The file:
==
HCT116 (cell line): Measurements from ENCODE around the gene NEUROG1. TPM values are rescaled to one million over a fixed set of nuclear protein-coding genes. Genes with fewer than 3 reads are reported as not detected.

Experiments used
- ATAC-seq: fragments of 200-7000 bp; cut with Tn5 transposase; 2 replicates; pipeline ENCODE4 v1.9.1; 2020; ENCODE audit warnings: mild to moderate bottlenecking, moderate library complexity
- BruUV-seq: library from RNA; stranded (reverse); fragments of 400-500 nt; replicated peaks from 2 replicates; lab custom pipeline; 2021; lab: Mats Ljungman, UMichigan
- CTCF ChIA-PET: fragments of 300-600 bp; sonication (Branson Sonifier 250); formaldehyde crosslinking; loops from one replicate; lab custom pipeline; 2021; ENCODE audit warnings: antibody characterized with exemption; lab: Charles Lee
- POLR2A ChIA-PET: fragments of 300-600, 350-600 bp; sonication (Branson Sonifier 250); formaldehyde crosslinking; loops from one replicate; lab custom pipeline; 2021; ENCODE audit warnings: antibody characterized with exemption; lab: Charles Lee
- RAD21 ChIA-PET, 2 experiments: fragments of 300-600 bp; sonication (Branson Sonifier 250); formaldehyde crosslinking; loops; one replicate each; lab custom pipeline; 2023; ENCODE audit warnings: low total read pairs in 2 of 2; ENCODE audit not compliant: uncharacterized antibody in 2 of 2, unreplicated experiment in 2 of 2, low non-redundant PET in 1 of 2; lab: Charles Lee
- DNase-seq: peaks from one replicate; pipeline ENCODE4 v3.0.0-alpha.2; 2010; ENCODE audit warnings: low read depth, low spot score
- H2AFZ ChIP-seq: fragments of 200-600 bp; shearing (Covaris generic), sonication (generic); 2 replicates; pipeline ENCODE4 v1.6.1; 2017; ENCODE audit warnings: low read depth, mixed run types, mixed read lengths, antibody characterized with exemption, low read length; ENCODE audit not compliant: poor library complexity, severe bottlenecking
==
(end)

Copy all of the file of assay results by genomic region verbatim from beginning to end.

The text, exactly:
HCT116 (cell line): Measurements from ENCODE around the gene NEUROG1. TPM values are rescaled to one million over a fixed set of nuclear protein-coding genes. Genes with fewer than 3 reads are reported as not detected.

Experiments used
- ATAC-seq: fragments of 200-7000 bp; cut with Tn5 transposase; 2 replicates; pipeline ENCODE4 v1.9.1; 2020; ENCODE audit warnings: mild to moderate bottlenecking, moderate library complexity
- BruUV-seq: library from RNA; stranded (reverse); fragments of 400-500 nt; replicated peaks from 2 replicates; lab custom pipeline; 2021; lab: Mats Ljungman, UMichigan
- CTCF ChIA-PET: fragments of 300-600 bp; sonication (Branson Sonifier 250); formaldehyde crosslinking; loops from one replicate; lab custom pipeline; 2021; ENCODE audit warnings: antibody characterized with exemption; lab: Charles Lee
- POLR2A ChIA-PET: fragments of 300-600, 350-600 bp; sonication (Branson Sonifier 250); formaldehyde crosslinking; loops from one replicate; lab custom pipeline; 2021; ENCODE audit warnings: antibody characterized with exemption; lab: Charles Lee
- RAD21 ChIA-PET, 2 experiments: fragments of 300-600 bp; sonication (Branson Sonifier 250); formaldehyde crosslinking; loops; one replicate each; lab custom pipeline; 2023; ENCODE audit warnings: low total read pairs in 2 of 2; ENCODE audit not compliant: uncharacterized antibody in 2 of 2, unreplicated experiment in 2 of 2, low non-redundant PET in 1 of 2; lab: Charles Lee
- DNase-seq: peaks from one replicate; pipeline ENCODE4 v3.0.0-alpha.2; 2010; ENCODE audit warnings: low read depth, low spot score
- H2AFZ ChIP-seq: fragments of 200-600 bp; shearing (Covaris generic), sonication (generic); 2 replicates; pipeline ENCODE4 v1.6.1; 2017; ENCODE audit warnings: low read depth, mixed run types, mixed read lengths, antibody characterized with exemption, low read length; ENCODE audit not compliant: poor library complexity, severe bottlenecking